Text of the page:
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March 1, 2011

Early this morning, I walked along the dusty road that winds from the upper village of John Obey down to the lower village on the beach. There were four of us but I walked ahead lost in my thoughts ignoring the group conversation as I was hot and just wanted to get back to the village. We had just visited the local school and were looking forward to a swim in the ocean. The morning was stifling as most mornings are since the breeze doesn’t pick up until later in the day. I kicked rocks and took in the sounds of the forest – crickets, strange bird calls and the sound of a machete hacking through the bush somewhere off in the distance. And then I heard something new.

There came a rumbling from down the dirt road. The dust was visible from over the trees and whatever it was it was large and moving fast. Suddenly a large truck rounded the corner filled with young men hanging onto the back. The image was eerily reminiscent of some of the war footage of the Revolutionary United Front (RUF) I had seen and it stopped me cold in my tracks. Like most African vehicles, this one sported a customized paint job and the slogan, “The Devil You Know.” I was mesmerized by this truck and its title and instinctively, and perhaps stupidly, raised my camera to take a shot.

RUF or fan club?

Just then, the men began screaming and the truck slammed on its brakes and came to an abrupt stop, kicking up red dust and gravel everywhere. Paralyzed by what was going through my mind, I stood on the side of the road fully aware that the rest of the group froze as well, probably cursing me and my camera. The men jumped off the truck and hurriedly made their way directly toward me. “Oh F#*&!” came out of my mouth as I awaited what I was expecting to be dismemberment. These loud men approached and I was shocked they were yelling “Suzie! Aw di bohdi? Aw yu sleep?” and extending their hands in welcome. I had no clue who these guys were but they knew me and were quite happy to see me. Funny how things turn out sometimes. They even asked for more snaps (photos).

not so scary after all

4 Comments leave one →
  1. eugenie permalink
    March 1, 2011 4:26 pm

    Now, that is fun to be with you in Africa for a couple of minutes. Great post! I can only imagine how scared you were for a minute. Happy travels!

  2. Patrick Bolton permalink
    March 1, 2011 5:46 pm

    Phew! So glad that The Devil You Know turned out to not only know you, but to also call you friend.

  3. March 2, 2011 11:13 am

    Great Piece Susan, it’s like I was watching a movie from the war. But thank God ‘The Devil you Know”, knows you.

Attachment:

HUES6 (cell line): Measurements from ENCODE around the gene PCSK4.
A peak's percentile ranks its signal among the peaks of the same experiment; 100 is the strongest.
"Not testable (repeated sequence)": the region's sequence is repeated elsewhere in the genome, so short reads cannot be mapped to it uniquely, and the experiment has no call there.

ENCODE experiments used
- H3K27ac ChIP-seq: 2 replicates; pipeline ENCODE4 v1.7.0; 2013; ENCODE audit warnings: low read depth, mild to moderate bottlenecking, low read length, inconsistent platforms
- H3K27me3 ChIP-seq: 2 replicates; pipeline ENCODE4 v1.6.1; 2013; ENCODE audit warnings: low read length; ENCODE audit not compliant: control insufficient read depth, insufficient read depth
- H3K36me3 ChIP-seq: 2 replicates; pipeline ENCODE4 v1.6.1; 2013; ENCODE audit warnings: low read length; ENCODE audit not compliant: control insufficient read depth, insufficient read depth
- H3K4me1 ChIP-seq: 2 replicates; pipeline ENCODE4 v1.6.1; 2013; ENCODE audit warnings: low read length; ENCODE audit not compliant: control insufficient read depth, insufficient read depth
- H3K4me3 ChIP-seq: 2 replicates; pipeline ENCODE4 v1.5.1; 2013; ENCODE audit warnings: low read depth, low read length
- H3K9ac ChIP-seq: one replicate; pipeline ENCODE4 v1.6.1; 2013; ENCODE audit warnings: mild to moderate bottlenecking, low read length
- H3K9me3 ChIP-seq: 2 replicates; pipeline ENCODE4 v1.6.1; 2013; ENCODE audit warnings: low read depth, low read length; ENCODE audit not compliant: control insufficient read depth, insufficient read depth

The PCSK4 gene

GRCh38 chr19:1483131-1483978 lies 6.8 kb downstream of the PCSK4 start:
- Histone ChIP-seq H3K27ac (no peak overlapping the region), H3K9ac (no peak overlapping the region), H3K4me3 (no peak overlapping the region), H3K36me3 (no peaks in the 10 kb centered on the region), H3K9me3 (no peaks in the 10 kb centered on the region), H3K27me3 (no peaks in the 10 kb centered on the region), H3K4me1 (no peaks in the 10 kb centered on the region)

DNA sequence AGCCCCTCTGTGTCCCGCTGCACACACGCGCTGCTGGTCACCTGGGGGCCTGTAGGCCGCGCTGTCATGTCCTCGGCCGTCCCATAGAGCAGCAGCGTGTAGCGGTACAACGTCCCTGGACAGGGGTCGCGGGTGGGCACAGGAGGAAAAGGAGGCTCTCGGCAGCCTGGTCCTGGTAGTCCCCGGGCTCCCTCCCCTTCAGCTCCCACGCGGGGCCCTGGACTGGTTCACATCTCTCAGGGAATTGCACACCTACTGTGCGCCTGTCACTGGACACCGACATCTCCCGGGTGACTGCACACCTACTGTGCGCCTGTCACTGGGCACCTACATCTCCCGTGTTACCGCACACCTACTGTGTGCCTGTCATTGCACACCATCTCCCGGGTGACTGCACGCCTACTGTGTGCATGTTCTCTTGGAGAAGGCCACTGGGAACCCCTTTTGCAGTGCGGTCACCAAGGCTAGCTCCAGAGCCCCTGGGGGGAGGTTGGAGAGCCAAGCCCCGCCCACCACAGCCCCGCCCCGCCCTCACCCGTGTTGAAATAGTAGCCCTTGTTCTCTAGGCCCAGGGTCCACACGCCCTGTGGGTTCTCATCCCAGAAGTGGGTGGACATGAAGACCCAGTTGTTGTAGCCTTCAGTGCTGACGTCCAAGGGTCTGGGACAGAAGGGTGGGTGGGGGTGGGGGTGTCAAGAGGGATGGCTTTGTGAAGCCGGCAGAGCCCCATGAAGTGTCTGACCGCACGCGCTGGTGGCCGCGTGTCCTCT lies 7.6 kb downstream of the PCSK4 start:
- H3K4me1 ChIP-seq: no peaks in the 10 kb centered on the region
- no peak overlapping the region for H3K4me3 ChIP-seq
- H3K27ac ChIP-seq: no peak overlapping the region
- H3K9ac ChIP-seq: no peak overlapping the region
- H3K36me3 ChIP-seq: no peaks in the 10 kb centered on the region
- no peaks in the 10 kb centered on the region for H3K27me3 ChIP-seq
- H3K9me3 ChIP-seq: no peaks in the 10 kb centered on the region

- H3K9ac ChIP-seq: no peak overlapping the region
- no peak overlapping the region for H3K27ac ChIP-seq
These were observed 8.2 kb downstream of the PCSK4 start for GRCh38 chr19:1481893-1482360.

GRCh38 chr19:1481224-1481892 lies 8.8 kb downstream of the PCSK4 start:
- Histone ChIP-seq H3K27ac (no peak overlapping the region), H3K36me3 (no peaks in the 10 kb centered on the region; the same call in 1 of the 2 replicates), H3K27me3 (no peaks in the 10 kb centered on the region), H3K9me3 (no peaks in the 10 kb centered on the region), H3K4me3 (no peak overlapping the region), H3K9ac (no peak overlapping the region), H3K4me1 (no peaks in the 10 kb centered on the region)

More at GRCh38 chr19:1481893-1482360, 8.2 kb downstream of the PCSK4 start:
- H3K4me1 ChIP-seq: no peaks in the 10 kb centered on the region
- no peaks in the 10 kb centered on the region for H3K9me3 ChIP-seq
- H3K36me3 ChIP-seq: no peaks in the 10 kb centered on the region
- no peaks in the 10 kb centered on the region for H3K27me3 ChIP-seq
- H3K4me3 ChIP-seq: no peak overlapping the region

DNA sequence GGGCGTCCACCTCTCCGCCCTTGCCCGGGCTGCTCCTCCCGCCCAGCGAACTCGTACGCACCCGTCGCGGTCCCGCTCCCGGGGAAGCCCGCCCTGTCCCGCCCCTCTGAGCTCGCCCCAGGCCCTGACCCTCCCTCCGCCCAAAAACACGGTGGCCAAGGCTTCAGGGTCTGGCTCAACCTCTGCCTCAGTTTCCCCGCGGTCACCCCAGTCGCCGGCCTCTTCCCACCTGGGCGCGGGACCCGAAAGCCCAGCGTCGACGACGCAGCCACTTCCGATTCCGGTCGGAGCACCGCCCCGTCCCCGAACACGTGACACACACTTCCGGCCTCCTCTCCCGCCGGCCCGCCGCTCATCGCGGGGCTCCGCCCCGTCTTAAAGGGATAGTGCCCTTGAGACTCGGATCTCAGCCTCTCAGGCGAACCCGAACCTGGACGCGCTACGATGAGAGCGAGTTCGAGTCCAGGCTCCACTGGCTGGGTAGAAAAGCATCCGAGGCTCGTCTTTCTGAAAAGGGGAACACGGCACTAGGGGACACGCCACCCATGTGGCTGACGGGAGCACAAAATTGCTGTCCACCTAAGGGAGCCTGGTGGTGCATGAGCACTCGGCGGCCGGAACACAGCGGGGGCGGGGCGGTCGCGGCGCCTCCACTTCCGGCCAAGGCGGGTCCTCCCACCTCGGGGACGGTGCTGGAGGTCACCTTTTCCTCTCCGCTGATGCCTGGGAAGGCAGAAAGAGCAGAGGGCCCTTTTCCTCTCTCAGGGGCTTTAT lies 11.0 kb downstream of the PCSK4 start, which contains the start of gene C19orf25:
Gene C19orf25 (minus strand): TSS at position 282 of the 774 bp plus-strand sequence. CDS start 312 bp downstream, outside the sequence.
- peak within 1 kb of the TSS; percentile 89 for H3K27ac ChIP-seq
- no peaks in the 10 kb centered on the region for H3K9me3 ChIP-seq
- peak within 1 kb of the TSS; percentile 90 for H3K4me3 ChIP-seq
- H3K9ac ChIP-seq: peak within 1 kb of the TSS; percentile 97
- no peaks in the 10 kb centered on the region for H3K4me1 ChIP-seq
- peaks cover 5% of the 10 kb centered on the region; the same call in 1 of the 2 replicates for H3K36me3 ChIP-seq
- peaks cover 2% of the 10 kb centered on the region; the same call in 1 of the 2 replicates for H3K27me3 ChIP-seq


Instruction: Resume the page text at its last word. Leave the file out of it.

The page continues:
Your story made me recall what happened to me few years ago here in the United States where I now reside. I lived in Sierra Leone throughout the war with my family working as a radio broadcaster, telling people that all will be well and helping to de-traumatize people who I believed were traumatized not knowing that I have been affected too until few years after arriving in the States. I went to pick up a friend in a place called Reston in Virginia USA; I was out in the packing lot sitting in the car waiting for my friend and scrolling through my phone in this very quiet neighborhood, and watching a young dad taking a walk with his daughter (about 3yrs) which reminded me so much of my own three girls that I have left back in Sierra Leone. All of a sudden, there was a very loud and repeated explosions which caught me by surprise and my heart was pounding, my phone dropped from my hand and the young man who was taking a walk with his daughter stopped suddenly and looked around inquiringly. At that moment I was sweating profusely and freezing in the car, unable to move and then the explosion came again and the young man grabbed his daughter turned around and walked back in the direction he had come from and disappeared around the building and I was all alone in this quiet parking lot saying to myself…”Oh God not again….this can’t happen here….I was cold, freezing and sweating at the same time and then I saw my friend walking towards the car smiling. But as she got into the car, she knew something was not right; maybe I looked awful and she did not get the usual warm reception and immediately asked…’are you alright?’…’Yes..No…was my response….and there was another sound this time like rapid gun fire…immediately I asked what is that sound and where is it coming from? Trying to hide my emotions but she was calm as if nothing was wrong, she smiled and said calmly fixing her seat belt.. ‘Oh it’s a holiday and they’re having some fireworks display just two blocks away, almost everybody has gone to see the fireworks’….I just shook my head and smiled and said underneath my breathe thank you Lord I started the car and drove off. So you can imagine going through 11years of war what my state of mind was at that time.

    • March 2, 2011 11:38 am

      Thank you for sharing your story, David. I’d love to email you and learn more about you. You can reach me at I’ll be going back to Sierra Leone soon and if you have family still there near Freetown or around the peninsula, I’d be happy to deliver anything you might want to send to them. Feel free to ask! – susan

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